Becoming a digital library
The digitalisation has changed our approach to research and publishing. However, this often conflicts with licensing and copyright restrictions. Academic libraries such as the Zentralbibliothek für Wirtschaftswissenschaften have to do something about this, but how?
More and more academic publications these days are to be found in digital form and the relevant information should be made available quickly, directly and free of charge. The Leibniz Information Centre at the ZBW – the German Library of Economics – is one of the first academic libraries in Germany to address these difficult challenges with its 2015-2020 strategy. On its way to becoming a digital library, it is step by step converting its inventory management into an e-preferred strategy. For all its decisions on acquisition, the digital version of a publication is preferred, provided it can be accessed on a supra-regional basis and its availability can be permanently guaranteed.
As an institution that is funded both on a federal as well as regional level, the ZBW fulfils a national function by ensuring a supra-regional supply of literature for Germany and is the world's largest library for economics. Its national mission to make the publication output in the field of economic science supra-regional and permanently available distinguishes it from other scientific libraries in Germany and represents a special challenge in the digital world.
Open Access as a building blockThe ZBW negotiates supra-regional licenses, is the chief negotiator when dealing with consortiums and develops new licensing models in cooperation with publishers. Usually, this leads to publications being accessed on a limited basis, but their storage is often not allowed or only after an embargo period. This is why a further building block of e-preferred strategy is necessary – the creation of one’s own repositories, i.e. document servers, on which publications are available via Open Access. With Econstor, the ZBW already has one of the world's largest and highest ranking economic science publication servers at its disposal. It archives selected economic science publications – primarily in PDF format.
hosted, archived and providedResearch portal Econbiz | Photo (detail): © ZBW The Digital Archive was implemented as a new repository with the aim of depicting the entire collection spectrum of the ZBW. All common file formats can be hosted in it, archived and provided with a “persistent identifier”. Access to selected e-publications can be restricted in various ways – by region, by organisation or by time (Closed Access). It can be accessed using the ZBW research portal Econbiz.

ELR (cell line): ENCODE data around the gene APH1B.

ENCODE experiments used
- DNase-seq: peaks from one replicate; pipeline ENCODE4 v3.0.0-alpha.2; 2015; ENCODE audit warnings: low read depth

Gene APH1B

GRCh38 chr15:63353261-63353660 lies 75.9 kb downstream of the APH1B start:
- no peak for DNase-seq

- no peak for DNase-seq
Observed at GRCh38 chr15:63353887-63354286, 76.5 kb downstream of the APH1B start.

The process starts with the content selection. Afterwards it is checked to see whether the digital publication can be reliably quoted in the long term and thus be made permanently available in Open Access. In this case, confirmation is provided without storage. Should this not be the case, an open content license (OCL) has to be submitted. If submitted, the document is stored directly in the Digital Archive. Otherwise, rights of use are applied for, as a rule from the publishing institution. Normally, the request is for rights for hosting, archiving, long-term archiving and distribution in Open Access. The high success rate shows that the Open Access concept has now moved into academic systems all over the world. However, the granting of rights is made more difficult by current German copyright law. Its regulations lead to complicated usage agreements and involve a growing need for legal expertise.
The use of just one single software solution would be advantageous for supporting library processes, but, as yet, no satisfactory solution has been found. Further technical developments, which would facilitate the efficient uploading of publications from the web to the Digital Archive, are in the pipeline.
Training courses and opportunitiesApart from the technical and copyright aspects, the employees’ qualifications are a crucial prerequisite for a successful e-preferred strategy. This includes training courses on technical innovations as well as an appropriate general boosting of skills. The ZBW has had positive experiences when introducing new working processes and specific quality standards to small groups. However, there are so many different options for web publications that not all the processes can be depicted with standards.
That is why the ability to deal with complexity, as well as to work creatively and in a solution-oriented way should be promoted. Experience has shown greater effort is required when processing e-publications and, thus, an increased demand for personnel. However, in the face of the digital transformation of our academic systems, the introduction of an e-preferred strategy for libraries is a significant opportunity that it is worth grabbing.